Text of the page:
Head of a Woman Looking to Upper Left

Attributed to Annibale Carracci Italian
or, less likely, Ludovico Carracci Italian

Not on view

Reminiscent of an ancient Roman sculpture, this arresting depiction of a monumental female head has been attributed on sound grounds to Annibale Carracci, by whom other similar drawings are known. Although no such figure is found in any of Annibale's paintings, the classicizing, idealized facial type recalls his frescoes in the Palazzo Farnese in Rome. (An earlier attribution to Annibale's older cousin and early collaborator, Ludovico Carracci, recorded in the annotation at lower left, is less plausible.) The scale and technique suggest that the work may be a cartoon, a full-scale study for a corresponding detail in a finished work. It is possible that the figure's ill-defined headdress is meant to be a turban, in which case she-like some of the other female subjects represented in drawings hanging nearby-may be a sibyl or ancient prophetess.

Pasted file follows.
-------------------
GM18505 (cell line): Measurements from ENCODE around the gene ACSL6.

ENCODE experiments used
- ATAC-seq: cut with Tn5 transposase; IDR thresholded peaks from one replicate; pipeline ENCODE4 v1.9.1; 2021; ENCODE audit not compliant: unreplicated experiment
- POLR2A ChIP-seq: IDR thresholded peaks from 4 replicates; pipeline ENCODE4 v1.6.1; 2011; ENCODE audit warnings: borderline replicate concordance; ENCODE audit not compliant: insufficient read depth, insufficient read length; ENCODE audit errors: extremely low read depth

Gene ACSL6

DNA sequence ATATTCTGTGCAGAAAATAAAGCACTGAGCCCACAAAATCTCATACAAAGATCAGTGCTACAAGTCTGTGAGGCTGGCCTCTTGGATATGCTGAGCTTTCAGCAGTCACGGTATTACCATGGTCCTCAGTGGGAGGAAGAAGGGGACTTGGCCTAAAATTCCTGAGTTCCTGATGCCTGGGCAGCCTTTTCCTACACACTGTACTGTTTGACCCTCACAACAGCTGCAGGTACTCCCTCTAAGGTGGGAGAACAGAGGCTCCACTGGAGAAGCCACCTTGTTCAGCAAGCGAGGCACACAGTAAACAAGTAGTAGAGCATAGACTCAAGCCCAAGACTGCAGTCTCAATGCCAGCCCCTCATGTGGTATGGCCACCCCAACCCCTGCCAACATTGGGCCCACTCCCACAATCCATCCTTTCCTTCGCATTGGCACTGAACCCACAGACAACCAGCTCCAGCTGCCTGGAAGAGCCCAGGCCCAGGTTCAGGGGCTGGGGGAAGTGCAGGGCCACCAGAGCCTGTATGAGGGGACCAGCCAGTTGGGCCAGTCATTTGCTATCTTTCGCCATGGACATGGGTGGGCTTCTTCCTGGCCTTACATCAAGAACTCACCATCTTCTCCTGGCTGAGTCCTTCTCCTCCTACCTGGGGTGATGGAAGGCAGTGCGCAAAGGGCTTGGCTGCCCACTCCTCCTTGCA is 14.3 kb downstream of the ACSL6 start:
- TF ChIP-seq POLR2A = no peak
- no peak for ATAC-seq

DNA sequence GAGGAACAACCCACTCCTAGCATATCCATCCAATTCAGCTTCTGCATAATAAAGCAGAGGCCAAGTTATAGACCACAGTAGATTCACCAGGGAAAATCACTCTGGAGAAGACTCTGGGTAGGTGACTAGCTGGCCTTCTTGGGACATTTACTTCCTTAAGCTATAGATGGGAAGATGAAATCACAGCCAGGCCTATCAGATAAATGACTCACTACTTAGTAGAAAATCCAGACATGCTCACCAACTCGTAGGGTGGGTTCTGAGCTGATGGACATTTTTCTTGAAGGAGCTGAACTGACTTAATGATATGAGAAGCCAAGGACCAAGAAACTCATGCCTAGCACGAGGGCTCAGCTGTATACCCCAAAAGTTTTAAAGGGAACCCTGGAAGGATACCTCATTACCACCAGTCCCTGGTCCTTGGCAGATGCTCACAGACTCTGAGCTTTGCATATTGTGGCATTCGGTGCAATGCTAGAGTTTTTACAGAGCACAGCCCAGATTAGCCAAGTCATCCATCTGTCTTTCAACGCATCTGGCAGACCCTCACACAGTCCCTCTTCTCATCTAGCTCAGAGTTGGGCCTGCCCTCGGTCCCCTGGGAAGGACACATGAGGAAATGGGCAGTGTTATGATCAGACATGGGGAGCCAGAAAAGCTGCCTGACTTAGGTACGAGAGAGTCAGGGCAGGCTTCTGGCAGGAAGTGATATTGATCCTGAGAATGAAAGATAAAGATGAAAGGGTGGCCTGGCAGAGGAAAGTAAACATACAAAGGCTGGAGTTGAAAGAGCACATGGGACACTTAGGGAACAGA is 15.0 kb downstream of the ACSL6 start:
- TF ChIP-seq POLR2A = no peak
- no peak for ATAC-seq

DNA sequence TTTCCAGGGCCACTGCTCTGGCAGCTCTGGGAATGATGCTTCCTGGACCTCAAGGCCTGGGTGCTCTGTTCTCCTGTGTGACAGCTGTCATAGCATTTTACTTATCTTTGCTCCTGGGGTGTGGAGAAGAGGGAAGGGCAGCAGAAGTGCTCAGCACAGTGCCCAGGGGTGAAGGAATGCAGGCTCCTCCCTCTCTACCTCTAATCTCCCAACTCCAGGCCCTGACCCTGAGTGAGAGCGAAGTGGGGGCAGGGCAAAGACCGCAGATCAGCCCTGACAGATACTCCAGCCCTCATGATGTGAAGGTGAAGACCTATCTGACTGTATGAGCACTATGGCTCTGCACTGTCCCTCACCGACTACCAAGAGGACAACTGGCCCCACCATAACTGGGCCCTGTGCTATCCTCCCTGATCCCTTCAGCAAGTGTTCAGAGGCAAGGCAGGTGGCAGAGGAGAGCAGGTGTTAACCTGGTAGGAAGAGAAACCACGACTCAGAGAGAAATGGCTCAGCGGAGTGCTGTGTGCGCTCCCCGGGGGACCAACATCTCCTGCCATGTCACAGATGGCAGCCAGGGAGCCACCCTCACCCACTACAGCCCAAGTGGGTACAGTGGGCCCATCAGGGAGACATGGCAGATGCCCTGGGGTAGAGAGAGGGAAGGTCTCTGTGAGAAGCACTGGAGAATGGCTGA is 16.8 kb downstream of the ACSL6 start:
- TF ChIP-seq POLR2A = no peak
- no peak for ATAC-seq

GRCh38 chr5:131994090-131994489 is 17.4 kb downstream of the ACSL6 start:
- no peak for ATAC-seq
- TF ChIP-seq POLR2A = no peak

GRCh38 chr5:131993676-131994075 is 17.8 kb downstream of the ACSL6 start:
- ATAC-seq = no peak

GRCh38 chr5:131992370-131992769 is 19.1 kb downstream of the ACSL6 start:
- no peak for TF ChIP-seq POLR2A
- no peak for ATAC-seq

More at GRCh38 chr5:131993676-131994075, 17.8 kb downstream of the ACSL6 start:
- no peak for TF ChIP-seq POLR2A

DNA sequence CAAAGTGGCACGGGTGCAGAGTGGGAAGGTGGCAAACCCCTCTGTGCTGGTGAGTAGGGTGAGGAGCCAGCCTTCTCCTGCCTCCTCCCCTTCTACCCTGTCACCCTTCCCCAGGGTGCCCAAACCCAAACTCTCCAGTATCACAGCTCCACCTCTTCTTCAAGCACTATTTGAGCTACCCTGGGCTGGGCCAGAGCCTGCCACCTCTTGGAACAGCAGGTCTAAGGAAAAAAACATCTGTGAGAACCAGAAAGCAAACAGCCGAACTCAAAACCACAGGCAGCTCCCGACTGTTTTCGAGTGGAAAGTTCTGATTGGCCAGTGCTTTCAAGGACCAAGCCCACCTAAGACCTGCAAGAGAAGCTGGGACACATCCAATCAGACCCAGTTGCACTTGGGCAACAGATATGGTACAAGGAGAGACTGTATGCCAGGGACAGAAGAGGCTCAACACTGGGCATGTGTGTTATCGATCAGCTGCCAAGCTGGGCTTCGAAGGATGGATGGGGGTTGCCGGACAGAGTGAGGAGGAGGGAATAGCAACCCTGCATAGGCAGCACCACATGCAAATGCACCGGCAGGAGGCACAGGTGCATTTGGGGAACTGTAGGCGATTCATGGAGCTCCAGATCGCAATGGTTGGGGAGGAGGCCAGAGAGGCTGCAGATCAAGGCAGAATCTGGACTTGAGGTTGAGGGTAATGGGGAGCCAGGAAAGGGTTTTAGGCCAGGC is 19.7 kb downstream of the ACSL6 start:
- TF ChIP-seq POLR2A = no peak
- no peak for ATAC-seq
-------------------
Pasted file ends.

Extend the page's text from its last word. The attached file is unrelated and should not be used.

The head is drawn in an exquisitely atmospheric technique, even though the individual strokes of the bold hatching are largely evident, and the seamless rendering of tone is calibrated to be viewed from a distance, as is true of most cartoons, especially those for frescoes. The woman's head type can broadly be related to examples in fresco cycles by both Annibale and Agostino, and could date about 1595-1602 (before Agostino's death). Both the superb quality of the drawing and the psychological presence of the figure, however, make it tempting to attribute this cartoon fragment to Annibale himself.

Head of a Woman Looking to Upper Left, Attributed to Annibale Carracci (Italian, Bologna 1560–1609 Rome), Charcoal, highlighted with white chalk, on blue paper faded light- brown

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